Over the years, Amul, one of the most beloved brands of our country, has become the taste of India, just as its tagline claims. Every Indian millennial has grown up listening to the jingles of its many dairy products, and the Amul girl, the brand’s mascot in the polka-dotted dress, has become a nostalgia-evoking symbol. Amul has truly come a long way since its founding in 1946.
The butterly delicious story of Amul
The marketing and distribution system for the milk was controlled by private traders and middlemen. As milk is perishable, farmers were compelled to sell it for whatever they were offered. Often, they had to sell cream and ghee at throwaway prices. In this situation, the one who gained was the private trader.
Gradually, the realization dawned on the farmers that the exploitation by the trader could be checked only if marketed their milk themselves. In order to do that they needed to form some sort of an organization. This realization is what led to the establishment of the Kaira District Cooperative Milk Producers' Union Limited (popularly known as Amul) which was formally registered on December 14, 1946.
The Kaira Union began pasteurizing milk for the Bombay Milk Scheme in June 1948. An assured market proved a great incentive to the milk producers of the district. By the end of 1948, more than 400 farmers joined in more village societies, and the quantity of milk handled by one Union increased from 250 to 5,000 liters a day.
Springboards for success.
Each failure, each obstacle, each stumbling block can be turned into a success story. In the early years, Amul had to face a number of problems. With every problem came opportunity. A chance to turn a negative into a positive.
Milk by products and supplementary yield which suffered from the same lack of marketing and distribution facilities became encumbrances. Instead of being bogged down by their fate they were used as stepping stones for expansion. Backward integration of the process led the cooperatives to advances in animal husbandry and veterinary practice.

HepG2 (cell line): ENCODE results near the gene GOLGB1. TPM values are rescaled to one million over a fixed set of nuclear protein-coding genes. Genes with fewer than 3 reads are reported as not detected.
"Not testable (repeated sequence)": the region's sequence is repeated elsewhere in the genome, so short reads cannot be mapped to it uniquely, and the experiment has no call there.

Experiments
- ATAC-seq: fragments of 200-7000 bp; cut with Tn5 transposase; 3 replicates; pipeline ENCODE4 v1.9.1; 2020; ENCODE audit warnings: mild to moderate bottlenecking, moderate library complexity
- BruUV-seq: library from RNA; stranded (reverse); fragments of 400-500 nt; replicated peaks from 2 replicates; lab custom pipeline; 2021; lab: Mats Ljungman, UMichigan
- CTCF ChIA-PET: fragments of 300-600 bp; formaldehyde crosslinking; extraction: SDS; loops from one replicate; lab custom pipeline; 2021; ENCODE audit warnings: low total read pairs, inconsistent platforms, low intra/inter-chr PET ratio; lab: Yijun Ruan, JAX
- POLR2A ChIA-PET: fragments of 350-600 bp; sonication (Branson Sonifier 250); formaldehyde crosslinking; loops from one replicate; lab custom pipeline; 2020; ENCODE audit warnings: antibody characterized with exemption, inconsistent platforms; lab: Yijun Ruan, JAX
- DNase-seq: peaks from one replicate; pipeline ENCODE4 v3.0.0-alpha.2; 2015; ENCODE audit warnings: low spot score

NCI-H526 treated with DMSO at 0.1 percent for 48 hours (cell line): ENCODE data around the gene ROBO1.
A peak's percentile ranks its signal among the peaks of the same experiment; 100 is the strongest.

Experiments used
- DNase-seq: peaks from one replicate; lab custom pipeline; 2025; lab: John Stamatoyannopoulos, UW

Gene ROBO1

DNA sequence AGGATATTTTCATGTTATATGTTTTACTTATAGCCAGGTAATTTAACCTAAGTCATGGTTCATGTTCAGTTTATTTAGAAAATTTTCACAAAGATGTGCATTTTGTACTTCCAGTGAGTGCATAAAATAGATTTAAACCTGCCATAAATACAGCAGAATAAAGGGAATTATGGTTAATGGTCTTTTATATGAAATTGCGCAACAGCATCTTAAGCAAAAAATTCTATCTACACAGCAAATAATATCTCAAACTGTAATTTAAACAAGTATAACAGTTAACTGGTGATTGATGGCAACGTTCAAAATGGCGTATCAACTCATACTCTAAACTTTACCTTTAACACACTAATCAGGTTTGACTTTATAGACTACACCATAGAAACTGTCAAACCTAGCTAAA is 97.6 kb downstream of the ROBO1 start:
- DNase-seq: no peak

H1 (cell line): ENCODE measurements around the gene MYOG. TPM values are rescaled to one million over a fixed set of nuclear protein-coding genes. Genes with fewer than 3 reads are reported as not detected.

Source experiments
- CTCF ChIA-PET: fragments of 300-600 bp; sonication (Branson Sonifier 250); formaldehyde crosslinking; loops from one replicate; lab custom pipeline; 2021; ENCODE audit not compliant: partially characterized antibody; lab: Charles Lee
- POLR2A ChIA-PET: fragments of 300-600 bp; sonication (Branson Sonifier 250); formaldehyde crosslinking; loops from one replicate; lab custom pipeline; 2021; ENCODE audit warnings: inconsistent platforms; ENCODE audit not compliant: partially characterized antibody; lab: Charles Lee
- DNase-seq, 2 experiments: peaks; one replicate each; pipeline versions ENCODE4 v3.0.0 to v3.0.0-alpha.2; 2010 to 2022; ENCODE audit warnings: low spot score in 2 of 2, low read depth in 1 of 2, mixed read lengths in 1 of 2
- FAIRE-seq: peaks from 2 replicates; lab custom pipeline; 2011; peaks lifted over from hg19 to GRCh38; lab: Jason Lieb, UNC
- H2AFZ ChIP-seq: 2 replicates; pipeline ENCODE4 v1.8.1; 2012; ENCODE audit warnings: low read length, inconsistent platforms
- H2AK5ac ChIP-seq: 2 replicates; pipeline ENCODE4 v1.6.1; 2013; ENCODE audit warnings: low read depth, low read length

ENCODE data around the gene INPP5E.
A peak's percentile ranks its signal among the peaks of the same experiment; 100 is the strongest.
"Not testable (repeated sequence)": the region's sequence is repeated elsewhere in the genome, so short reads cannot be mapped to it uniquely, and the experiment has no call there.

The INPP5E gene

Milk by products: An excuse to expand.
The response to these provided stimulus for further growth. For example, as the movement spread in the district, it was found that the Bombay Milk Scheme could not absorb the extra milk collected by the Kaira Union in winter, when the production on an average was 2.5 times more than in summer. Thus, even by 1953, the farmer-members had no assured market for the extra milk produced in winter.
They were again forced to sell a large surplus at low rates to the middlemen. The remedy was to set up a plant to process milk into products like butter and milk powder. A Rs 5 million plant to manufacture milk powder and butter was completed in 1955. In 1958, the factory was expanded to manufacture sweetened condensed milk.
Two years later, a new wing was added for the manufacture of 2500 tons of roller-dried baby food and 600 tons of cheese per year, the former based on a formula developed with the assistance of Central Food Technological Research Institute (CFTRI), Mysore. It was the first time anywhere in the world that cheese or baby food was made from buffalo milk on a large, commercial scale.
Another milestone was the completion of a project to manufacture balanced cattle feed. The plant was donated by OXFAM under the Freedom From Hunger Campaign of the FAO.
To meet the requirement of milk powder for the Defense, the Kaira Union was asked by the Government of India in 1963 to setup additional milk drying capacity. A new dairy capable of producing 40 tons of milk powder and 20 tons of butter a day was speedily completed. It was declared open in 1965.
The Mogar Complex where high protein weaning food, chocolate and malted food are being made was another initiative by Amul to ensure that while it fulfilled the social responsibility to meet the demand for liquid milk, its members were not deprived of the benefits to be had from the sale of high value-added products.